7. Y. Jiang, X. Pan, K. Li, Q. Lv, R. Dick, M. Hannigan, L. Shang. ARIEL: Automatic Wi-Fi based Room Fingerprinting for Indoor Localization. in Proc. the 14th intl. conference on Ubiquitous computing. Sep. 2012.


Status = PUBLISHED;  Link:pdf


8. Y. Xiang, L. S. Bai, R. Piedrahita, R. P. Dick, Q. Lv,M. P. Hannigan, and L. Shang, “Collaborative calibration and sensor placement for mobile sensor networks,” in Proc. Int. Conf.  Information Processing in Sensor NetworksApr. 2012, pp. 73–84.  


Status = PUBLISHED;  Link: pdf


9. L. Bai, R. P. Dick, P. Chou, and P. A. Dinda, “Automated construction of fast and accurate system-level models for wireless sensor networks,” in Proc.  Design, Automation & Test in EuropeConf., Mar. 2011, pp. 1083–1088.    


Status = PUBLISHED;  Link: pdf


10. L. Bai, R. P. Dick, P. A. Dinda, and P. Chou, “Simplified programming of faulty sensor networks via code transformation and run-timeinterval computation,” in Proc. Design, Automation &Test inEurope Conf., Mar. 2011, pp.  88–93.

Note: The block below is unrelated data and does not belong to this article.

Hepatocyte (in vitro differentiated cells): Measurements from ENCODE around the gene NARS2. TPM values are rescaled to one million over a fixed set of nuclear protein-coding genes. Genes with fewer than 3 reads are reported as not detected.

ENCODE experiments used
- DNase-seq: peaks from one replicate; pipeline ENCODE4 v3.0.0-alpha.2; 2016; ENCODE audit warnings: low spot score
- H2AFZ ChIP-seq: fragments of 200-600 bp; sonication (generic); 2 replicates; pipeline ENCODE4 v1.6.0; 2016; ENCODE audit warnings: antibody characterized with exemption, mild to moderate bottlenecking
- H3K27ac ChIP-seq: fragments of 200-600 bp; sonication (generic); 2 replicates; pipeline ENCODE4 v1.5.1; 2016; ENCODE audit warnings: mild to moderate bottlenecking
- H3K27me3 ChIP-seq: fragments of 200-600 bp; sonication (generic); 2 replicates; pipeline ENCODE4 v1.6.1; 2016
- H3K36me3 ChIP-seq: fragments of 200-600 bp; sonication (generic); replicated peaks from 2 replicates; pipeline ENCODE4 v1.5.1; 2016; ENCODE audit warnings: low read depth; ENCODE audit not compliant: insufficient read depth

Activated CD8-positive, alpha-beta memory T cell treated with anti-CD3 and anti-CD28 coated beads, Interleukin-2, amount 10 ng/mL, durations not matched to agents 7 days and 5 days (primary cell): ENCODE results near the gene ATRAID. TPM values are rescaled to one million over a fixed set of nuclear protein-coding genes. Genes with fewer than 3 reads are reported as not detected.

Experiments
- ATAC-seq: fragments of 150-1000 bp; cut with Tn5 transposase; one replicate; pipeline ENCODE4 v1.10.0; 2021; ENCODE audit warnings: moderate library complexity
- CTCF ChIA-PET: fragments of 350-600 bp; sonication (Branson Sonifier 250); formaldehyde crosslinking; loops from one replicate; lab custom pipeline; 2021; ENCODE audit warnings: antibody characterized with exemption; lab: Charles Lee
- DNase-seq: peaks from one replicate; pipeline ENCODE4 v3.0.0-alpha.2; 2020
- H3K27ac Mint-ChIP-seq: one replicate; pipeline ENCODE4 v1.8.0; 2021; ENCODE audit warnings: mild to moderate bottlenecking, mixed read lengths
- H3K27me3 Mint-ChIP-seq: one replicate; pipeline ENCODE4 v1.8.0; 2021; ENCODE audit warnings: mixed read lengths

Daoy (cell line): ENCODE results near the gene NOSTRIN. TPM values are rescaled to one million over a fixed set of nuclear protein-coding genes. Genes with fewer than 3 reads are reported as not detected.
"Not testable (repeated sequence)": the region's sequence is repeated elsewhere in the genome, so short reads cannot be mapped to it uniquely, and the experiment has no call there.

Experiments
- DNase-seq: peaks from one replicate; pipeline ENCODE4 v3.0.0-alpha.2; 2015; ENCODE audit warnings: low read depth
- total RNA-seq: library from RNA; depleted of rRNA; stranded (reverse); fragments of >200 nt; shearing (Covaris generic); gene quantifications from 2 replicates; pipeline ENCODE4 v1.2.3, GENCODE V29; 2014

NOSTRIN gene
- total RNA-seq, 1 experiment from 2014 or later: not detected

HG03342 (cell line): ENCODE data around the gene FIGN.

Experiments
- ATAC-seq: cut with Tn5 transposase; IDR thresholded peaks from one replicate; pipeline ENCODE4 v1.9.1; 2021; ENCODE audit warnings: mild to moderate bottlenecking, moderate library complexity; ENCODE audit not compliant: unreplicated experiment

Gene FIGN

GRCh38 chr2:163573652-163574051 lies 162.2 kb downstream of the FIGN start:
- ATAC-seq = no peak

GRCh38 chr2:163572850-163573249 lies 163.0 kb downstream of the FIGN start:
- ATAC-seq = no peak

Status = PUBLISHED;  Link: pdf


11. Y. Jiang, K. Li, L. Tian, R. Piedrahita, X. Yun, O. Mansata, Q. Lv, R. P. Dick, M. Hannigan, and L. Shang, MAQS: A Personalized Mobile Sensing System for Indoor Air Quality Monitoring. In Ubicomp '11: in Proc. the 13th ACM international conference on Ubiquitous computing, 2011. ACM, New York, NY, USA.


Paper Summary: MAQS: A Mobile Sensing System for Indoor Air Quality


Status = PUBLISHED; Link: pdf


12. Y. Jiang, Du Li, G. Yang, Q. Lv, and Z. Liu, Deliberation for Intuition: A Framework for Energy-Efficient Trip Detection on Cellular Phones. in Proc. the 13th ACM international conference on Ubiquitous computing, 2011.


Status = PUBLISHED; Link: pdf


13. Michael Hannigan, Ricardo Piedrahita, Nicholas Masson, John Ortega, Yifei Jiang, Xiang Yun, Kun Li, Qin Lv, Robert Dick, Li Shang.  Personal Exposure Results for the M-Pod, a Portable Low-Cost Air Quality Monitor.  AAAR Conference.   Portland OR, Sept. 30th-Oct. 4th, 2013.


Status = Presented; Link: pdf



In Preparation


14. Ricardo Piedrahita, Yun Xiang, Nicholas Masson, John Ortega, Ashley Collier, Yifei Jiang, Li Kun, Robert Dick, Qin Lv, Michael Hannigan, Li Shang.  The next generation of low-cost personal air quality sensors for quantitative exposure monitoring.  2013.  Atmospheric Environment.





15. Nicholas Masson, Ricardo Piedrahita, Xiang Yun, Michael Hannigan, Qin Lv, Robert Dick, Li Shang.  Quantification Methods for Metal-Oxide Semiconductor Gas Sensors. AAAR Conference.   Portland OR, Sept. 30th-Oct. 4th, 2013. 









This work was supported by the NSF under awards CNS-0910995 and CNS-0910816.